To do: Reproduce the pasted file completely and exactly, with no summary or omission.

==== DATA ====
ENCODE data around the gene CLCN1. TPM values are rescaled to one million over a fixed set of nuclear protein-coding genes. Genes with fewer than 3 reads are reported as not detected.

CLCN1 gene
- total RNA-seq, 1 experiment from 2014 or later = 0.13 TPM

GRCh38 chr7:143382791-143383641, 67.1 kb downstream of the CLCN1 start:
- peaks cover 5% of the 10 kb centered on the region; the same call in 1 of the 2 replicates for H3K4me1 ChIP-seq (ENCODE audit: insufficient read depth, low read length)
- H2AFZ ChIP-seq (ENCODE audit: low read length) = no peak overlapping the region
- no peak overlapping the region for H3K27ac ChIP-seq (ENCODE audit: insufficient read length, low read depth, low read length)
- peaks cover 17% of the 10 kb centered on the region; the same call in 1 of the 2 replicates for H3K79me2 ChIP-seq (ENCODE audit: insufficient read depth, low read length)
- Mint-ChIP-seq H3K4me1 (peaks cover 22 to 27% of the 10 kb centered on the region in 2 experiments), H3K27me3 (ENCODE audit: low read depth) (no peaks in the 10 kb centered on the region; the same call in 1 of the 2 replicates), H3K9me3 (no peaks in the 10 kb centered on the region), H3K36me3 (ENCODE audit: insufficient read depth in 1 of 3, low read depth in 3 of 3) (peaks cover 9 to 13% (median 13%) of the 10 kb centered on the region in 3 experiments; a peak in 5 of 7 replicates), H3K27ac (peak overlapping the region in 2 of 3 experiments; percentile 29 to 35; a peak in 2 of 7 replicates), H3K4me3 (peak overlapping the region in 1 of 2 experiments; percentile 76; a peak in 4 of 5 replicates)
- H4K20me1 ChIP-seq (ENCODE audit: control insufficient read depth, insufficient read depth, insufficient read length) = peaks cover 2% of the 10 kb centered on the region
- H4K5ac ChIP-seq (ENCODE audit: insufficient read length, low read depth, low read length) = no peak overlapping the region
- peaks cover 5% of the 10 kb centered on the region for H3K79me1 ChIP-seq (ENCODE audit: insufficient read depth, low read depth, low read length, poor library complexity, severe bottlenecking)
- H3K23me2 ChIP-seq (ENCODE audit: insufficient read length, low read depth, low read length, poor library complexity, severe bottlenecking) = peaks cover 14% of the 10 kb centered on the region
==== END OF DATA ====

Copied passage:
ENCODE data around the gene CLCN1. TPM values are rescaled to one million over a fixed set of nuclear protein-coding genes. Genes with fewer than 3 reads are reported as not detected.

CLCN1 gene
- total RNA-seq, 1 experiment from 2014 or later = 0.13 TPM

GRCh38 chr7:143382791-143383641, 67.1 kb downstream of the CLCN1 start:
- peaks cover 5% of the 10 kb centered on the region; the same call in 1 of the 2 replicates for H3K4me1 ChIP-seq (ENCODE audit: insufficient read depth, low read length)
- H2AFZ ChIP-seq (ENCODE audit: low read length) = no peak overlapping the region
- no peak overlapping the region for H3K27ac ChIP-seq (ENCODE audit: insufficient read length, low read depth, low read length)
- peaks cover 17% of the 10 kb centered on the region; the same call in 1 of the 2 replicates for H3K79me2 ChIP-seq (ENCODE audit: insufficient read depth, low read length)
- Mint-ChIP-seq H3K4me1 (peaks cover 22 to 27% of the 10 kb centered on the region in 2 experiments), H3K27me3 (ENCODE audit: low read depth) (no peaks in the 10 kb centered on the region; the same call in 1 of the 2 replicates), H3K9me3 (no peaks in the 10 kb centered on the region), H3K36me3 (ENCODE audit: insufficient read depth in 1 of 3, low read depth in 3 of 3) (peaks cover 9 to 13% (median 13%) of the 10 kb centered on the region in 3 experiments; a peak in 5 of 7 replicates), H3K27ac (peak overlapping the region in 2 of 3 experiments; percentile 29 to 35; a peak in 2 of 7 replicates), H3K4me3 (peak overlapping the region in 1 of 2 experiments; percentile 76; a peak in 4 of 5 replicates)
- H4K20me1 ChIP-seq (ENCODE audit: control insufficient read depth, insufficient read depth, insufficient read length) = peaks cover 2% of the 10 kb centered on the region
- H4K5ac ChIP-seq (ENCODE audit: insufficient read length, low read depth, low read length) = no peak overlapping the region
- peaks cover 5% of the 10 kb centered on the region for H3K79me1 ChIP-seq (ENCODE audit: insufficient read depth, low read depth, low read length, poor library complexity, severe bottlenecking)
- H3K23me2 ChIP-seq (ENCODE audit: insufficient read length, low read depth, low read length, poor library complexity, severe bottlenecking) = peaks cover 14% of the 10 kb centered on the region